STANFORD CS 224N -- Ling 237
Natural Language Processing 
Spring 2002

Course Information

Lecture: 4/3 units, MW 12:50-2:05 Gates B12
Section: 0 units, W 5:00-6:00 380-380Y


  • The final project deadline has been extended to Wednesday, June 5. However, because of time constraints for getting your final grades submitted, we are requiring that no more than 5 late days can be used on the final project. This means that the absolute final deadline is Monday, June 10. To calculate the late days available for your group, take (the integer lower bound of) the mean number of late days for the people in your group. That is, if you have 2 people in your group, and one person has 4 late days left, and the other person has 1 late day left, then you may use 2 late days for your final project.

  • The data and the script that were used for the checkpoint can be found at /afs/ir/class/cs224n/wsdp/bin/check_cases. If you received a message about "too many lines in STDIN" or "not enough lines in STDIN", then your script is making an error, and you should fix it before the final project deadline. Most likely, if you receive "not enough lines in STDIN", you are assuming that there is an extra line at the top of the .test files -- this may be because you are using InstanceSet directly with the test files, even though it is designed to handle training files, which have this extra line at the top. Before you submit your final project, please test it using this script to ensure that you have not made any such errors.

  • Some of you have been asking about a Java interface to WordNet. I have installed JWordNet in the class directory, at /afs/ir/class/cs224n/bin/JWordnet. There are some example programs in the directory. To run them, you must first set the WNHOME environment variable (setenv WNHOME /afs/ir/data/linguistic-data/lib/wordnet-1.7). When you run the program, you must explicitly give environment variable. To run the "hyponym" program, for example, type (from the JWordNet directory) "java -DWNHOME=$WNHOME hyponym dog". This will give you all of the hyponyms for the word dog.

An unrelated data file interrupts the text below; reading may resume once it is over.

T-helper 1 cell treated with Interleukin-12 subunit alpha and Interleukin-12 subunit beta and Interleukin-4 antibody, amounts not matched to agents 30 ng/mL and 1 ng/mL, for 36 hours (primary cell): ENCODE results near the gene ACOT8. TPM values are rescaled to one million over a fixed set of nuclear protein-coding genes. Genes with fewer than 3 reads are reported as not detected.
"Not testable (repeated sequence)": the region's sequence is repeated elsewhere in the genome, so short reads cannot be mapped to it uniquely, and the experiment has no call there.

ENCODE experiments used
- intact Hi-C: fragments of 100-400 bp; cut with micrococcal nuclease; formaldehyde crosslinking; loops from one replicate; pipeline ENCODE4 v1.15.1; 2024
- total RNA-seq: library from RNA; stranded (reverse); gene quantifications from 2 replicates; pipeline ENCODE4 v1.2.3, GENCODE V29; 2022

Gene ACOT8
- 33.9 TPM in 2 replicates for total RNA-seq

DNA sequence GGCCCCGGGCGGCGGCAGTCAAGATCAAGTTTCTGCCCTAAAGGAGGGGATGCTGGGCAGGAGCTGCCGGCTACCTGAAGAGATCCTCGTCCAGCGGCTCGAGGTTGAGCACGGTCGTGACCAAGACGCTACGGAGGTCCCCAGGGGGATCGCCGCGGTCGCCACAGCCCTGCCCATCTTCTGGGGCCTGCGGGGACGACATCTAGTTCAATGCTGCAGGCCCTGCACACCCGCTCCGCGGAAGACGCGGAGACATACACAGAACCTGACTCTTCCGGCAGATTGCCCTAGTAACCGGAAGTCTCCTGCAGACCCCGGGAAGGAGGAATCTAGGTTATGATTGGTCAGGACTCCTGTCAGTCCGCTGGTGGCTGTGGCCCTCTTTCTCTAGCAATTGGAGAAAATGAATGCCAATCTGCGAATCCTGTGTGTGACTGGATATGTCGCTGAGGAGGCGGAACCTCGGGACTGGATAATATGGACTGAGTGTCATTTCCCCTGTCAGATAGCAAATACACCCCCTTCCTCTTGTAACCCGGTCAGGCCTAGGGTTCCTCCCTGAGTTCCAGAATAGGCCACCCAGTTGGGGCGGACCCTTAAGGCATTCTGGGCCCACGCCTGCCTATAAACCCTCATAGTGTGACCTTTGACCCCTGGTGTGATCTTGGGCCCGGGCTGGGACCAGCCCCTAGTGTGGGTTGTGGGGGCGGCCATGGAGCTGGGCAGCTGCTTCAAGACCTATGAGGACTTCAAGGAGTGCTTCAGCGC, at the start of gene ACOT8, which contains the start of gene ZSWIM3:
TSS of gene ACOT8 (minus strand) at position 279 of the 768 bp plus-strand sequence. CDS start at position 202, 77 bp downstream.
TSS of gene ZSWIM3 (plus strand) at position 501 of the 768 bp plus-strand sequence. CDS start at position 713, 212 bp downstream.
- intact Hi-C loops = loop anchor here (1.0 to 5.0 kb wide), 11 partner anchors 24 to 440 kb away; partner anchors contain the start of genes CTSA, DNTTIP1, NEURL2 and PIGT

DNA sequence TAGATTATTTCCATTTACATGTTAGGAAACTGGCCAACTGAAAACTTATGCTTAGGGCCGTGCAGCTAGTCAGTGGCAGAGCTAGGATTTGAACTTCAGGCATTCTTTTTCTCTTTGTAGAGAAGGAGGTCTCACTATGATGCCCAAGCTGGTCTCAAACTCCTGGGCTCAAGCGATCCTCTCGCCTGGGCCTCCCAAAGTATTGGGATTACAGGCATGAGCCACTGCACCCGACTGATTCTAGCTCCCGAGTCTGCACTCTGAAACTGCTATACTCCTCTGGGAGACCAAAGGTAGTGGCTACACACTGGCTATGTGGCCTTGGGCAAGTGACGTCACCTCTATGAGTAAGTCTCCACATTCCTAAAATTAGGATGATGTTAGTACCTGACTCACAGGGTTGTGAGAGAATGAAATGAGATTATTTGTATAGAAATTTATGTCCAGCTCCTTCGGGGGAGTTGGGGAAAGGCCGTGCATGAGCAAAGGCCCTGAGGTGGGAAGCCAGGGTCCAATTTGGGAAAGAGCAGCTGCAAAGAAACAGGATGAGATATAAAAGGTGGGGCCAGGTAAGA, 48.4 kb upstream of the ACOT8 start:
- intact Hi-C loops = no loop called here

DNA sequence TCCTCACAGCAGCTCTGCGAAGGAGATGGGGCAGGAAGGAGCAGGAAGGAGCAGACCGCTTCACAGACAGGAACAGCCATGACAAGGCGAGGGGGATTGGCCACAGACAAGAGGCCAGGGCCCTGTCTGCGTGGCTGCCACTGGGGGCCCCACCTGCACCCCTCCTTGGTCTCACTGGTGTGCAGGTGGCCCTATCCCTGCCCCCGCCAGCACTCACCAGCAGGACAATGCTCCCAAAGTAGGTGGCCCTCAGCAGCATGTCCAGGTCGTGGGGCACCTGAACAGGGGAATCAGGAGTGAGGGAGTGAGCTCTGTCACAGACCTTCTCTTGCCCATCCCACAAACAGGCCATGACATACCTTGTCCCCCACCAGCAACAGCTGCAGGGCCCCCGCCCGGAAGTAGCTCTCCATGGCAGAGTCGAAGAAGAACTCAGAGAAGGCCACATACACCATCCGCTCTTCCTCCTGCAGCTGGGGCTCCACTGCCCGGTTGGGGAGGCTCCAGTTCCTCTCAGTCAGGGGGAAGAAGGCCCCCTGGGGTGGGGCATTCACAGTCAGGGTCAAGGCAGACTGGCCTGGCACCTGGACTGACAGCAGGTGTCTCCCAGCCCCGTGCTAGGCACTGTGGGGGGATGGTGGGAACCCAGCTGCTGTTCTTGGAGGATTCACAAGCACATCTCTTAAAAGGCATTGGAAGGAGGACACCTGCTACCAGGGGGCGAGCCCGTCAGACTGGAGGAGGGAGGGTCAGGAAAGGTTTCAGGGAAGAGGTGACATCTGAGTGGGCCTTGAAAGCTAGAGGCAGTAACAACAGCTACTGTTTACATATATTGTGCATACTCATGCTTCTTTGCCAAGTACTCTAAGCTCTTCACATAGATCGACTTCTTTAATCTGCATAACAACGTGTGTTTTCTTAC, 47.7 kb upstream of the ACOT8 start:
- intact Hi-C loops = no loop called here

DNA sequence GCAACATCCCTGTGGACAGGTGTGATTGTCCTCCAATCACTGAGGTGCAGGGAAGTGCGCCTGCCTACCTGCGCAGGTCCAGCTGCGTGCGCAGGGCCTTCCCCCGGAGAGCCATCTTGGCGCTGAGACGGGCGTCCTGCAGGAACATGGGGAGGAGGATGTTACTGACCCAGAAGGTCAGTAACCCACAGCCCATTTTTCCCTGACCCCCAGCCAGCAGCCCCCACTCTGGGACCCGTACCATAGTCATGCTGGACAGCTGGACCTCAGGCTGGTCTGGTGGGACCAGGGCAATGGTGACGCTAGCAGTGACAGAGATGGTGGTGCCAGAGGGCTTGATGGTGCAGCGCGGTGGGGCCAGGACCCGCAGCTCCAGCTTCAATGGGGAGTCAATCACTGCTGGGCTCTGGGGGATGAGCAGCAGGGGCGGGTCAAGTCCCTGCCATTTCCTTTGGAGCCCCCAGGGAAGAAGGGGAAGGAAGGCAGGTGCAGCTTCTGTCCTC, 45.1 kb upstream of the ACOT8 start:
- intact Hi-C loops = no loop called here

• The first homework assignment is due at 5pm on Monday, April 16. If you do not hand in the assignment in class, you should give it to Chris Manning (Gates 418) or Sara Weden (Gates 419). If neither of them are in their offices, please write the time that you submitted it on top of the assignment and slide it under Professor Manning's door.

  • The section will be held on Wednesdays from 5-6pm. The location will be determined soon and posted here early next week. Our apologies to the few people who are not available at this time. We chose the time with the fewest conflicts, but unfortunately, we could not accommodate everyone's schedule. If you are unable to attend section, please feel free to make use of TA office hours to catch up on material covered in section.

  • The section will be held in building 380, room 380Y.


    Useful Information and Handouts

    Course Description

    This course is designed to introduce students to the fundamental concepts and ideas in natural language processing (NLP), and to get them up to speed with current research in the area. It develops an in-depth understanding of both the algorithms available for the processing of linguistic information and the underlying computational properties of natural languages. Word-level, syntactic, and semantic processing from both a linguistic and an algorithmic perspective are considered. The focus is on modern quantitative techniques in NLP: using large corpora, statistical models for acquisition, disambiguation, and parsing. Also, it examines and constructs representative systems.


    Intended Audience

    Graduate students and advanced undergraduates specializing in computer science, linguistics, or symbolic systems.


    Sections will be held most weeks to go over background material, or to work through problems of the sort found in written and programming assignments. Students are strongly encouraged to attend sections for a better understanding of background material and the assignments.

    Required Materials

    Textbook and Readings

    The required text is Please see for supplementary information about the text, including errata, and pointers to online resources.

    As an additional optional text, you will also find in the bookstore

    Additional papers will occaisionally be distributed and discussed during the course of the class.

    Copies of in-class hand-outs, such as homework assignments and problem set solutions, will be posted here, and hard copies will also be available in the "handout hangout" in Gates 1B while supplies last.